“Where did I go wrong?” Peter asked. “There should have been half that many!”

“Actually, you fell into the same trap that frustrated many of the mathematicians who discovered these rules. They forgot that everyone gets either a head or a tail for their first flip and that the real question is how many people will get a second head or tail. We can write it in math this way:”

Turning to the board, he drew

Second flip

Heads (F) Tails (T)
First Heads (F) FF FT
Tails (T) TF TT

“Hey! That looks like the truth tables my mom uses when she programs!” Peter said.

“That’s right; this branch of math lies at the intersection of programming and statistics. It is also useful in genetics and many other fields. If you count it up, you’ll see that there are two boxes where you get a mixed result and two where you get a ‘pure’ result. So, if you had written it down like this, you’d have known the right answer without needing to do anything more. So – how can we decide how many ‘pure’ results we’ll get if we flip the coins three times?”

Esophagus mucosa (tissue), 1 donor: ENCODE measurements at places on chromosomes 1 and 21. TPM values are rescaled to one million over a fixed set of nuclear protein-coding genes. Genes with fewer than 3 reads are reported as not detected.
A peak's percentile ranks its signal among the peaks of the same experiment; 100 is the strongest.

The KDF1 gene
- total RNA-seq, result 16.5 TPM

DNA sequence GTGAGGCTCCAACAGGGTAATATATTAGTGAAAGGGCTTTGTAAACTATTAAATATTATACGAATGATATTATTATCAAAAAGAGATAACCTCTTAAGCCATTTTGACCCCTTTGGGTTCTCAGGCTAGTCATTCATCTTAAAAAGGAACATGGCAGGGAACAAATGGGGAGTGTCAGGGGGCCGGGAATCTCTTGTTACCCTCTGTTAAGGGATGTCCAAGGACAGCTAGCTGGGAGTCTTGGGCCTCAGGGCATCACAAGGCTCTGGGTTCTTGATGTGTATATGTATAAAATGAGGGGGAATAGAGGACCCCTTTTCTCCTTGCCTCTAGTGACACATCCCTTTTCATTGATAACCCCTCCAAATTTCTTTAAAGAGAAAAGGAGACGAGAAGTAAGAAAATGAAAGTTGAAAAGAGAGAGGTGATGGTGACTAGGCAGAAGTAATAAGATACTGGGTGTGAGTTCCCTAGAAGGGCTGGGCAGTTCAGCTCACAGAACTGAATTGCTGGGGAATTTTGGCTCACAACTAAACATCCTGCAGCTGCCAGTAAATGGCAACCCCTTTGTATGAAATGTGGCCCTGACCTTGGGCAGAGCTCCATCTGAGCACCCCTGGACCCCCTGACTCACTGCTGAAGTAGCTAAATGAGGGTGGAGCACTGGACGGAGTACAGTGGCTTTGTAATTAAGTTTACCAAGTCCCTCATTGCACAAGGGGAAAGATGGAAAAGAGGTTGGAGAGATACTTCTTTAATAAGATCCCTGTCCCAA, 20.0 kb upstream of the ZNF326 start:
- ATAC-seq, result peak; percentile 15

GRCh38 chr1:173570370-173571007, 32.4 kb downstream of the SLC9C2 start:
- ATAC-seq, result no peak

“We make another truth table!” Peter said.

“Right,” Mr. Medes replied as he drew a table on the board.

Next flip

Heads (F) Tails (T)
Earlier flips FF FFF FFT
FT FTF FTT
TF TFF TFT
TT TTF TTT

“We’ve got eight possible outcomes, and two of those are ‘pure’. So we should get one eighth of thirty two, or four, people with three heads in a row and the same number of people with three tails in a row; that means we should have eight ‘pure’ results. Now let’s flip the coins and see what happens. After you’ve flipped, raise your hand is you have three in a row of the same, heads or tails.”